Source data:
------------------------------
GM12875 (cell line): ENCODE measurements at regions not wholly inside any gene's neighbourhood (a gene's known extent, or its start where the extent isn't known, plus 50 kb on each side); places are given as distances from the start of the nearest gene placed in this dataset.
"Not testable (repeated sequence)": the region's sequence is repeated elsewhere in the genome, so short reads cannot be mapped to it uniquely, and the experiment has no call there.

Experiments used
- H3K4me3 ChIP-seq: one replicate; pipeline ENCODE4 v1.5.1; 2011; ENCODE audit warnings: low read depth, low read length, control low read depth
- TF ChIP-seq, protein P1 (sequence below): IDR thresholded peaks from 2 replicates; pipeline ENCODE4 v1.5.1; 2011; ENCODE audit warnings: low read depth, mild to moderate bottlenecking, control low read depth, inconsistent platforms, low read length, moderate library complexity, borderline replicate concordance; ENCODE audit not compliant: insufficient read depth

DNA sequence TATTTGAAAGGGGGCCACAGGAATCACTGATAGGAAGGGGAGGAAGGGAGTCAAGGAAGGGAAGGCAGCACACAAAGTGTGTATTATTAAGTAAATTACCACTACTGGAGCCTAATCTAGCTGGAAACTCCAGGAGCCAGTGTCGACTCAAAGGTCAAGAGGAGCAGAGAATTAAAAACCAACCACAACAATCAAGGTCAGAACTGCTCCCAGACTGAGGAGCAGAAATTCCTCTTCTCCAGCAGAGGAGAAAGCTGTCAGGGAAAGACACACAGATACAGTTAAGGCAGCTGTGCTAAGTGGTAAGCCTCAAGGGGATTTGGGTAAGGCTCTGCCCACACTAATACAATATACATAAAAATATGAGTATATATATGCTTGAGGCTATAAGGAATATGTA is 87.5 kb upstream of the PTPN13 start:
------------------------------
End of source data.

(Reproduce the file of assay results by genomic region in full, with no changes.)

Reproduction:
GM12875 (cell line): ENCODE measurements at regions not wholly inside any gene's neighbourhood (a gene's known extent, or its start where the extent isn't known, plus 50 kb on each side); places are given as distances from the start of the nearest gene placed in this dataset.
"Not testable (repeated sequence)": the region's sequence is repeated elsewhere in the genome, so short reads cannot be mapped to it uniquely, and the experiment has no call there.

Experiments used
- H3K4me3 ChIP-seq: one replicate; pipeline ENCODE4 v1.5.1; 2011; ENCODE audit warnings: low read depth, low read length, control low read depth
- TF ChIP-seq, protein P1 (sequence below): IDR thresholded peaks from 2 replicates; pipeline ENCODE4 v1.5.1; 2011; ENCODE audit warnings: low read depth, mild to moderate bottlenecking, control low read depth, inconsistent platforms, low read length, moderate library complexity, borderline replicate concordance; ENCODE audit not compliant: insufficient read depth

DNA sequence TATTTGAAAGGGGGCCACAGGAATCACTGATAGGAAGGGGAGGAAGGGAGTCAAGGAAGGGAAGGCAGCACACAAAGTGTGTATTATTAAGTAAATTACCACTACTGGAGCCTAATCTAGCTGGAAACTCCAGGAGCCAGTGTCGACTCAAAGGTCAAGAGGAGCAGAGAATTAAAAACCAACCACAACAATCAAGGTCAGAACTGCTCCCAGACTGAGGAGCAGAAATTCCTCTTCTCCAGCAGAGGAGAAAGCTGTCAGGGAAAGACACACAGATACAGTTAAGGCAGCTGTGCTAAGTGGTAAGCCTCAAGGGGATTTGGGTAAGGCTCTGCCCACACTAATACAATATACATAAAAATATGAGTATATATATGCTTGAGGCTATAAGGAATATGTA is 87.5 kb upstream of the PTPN13 start: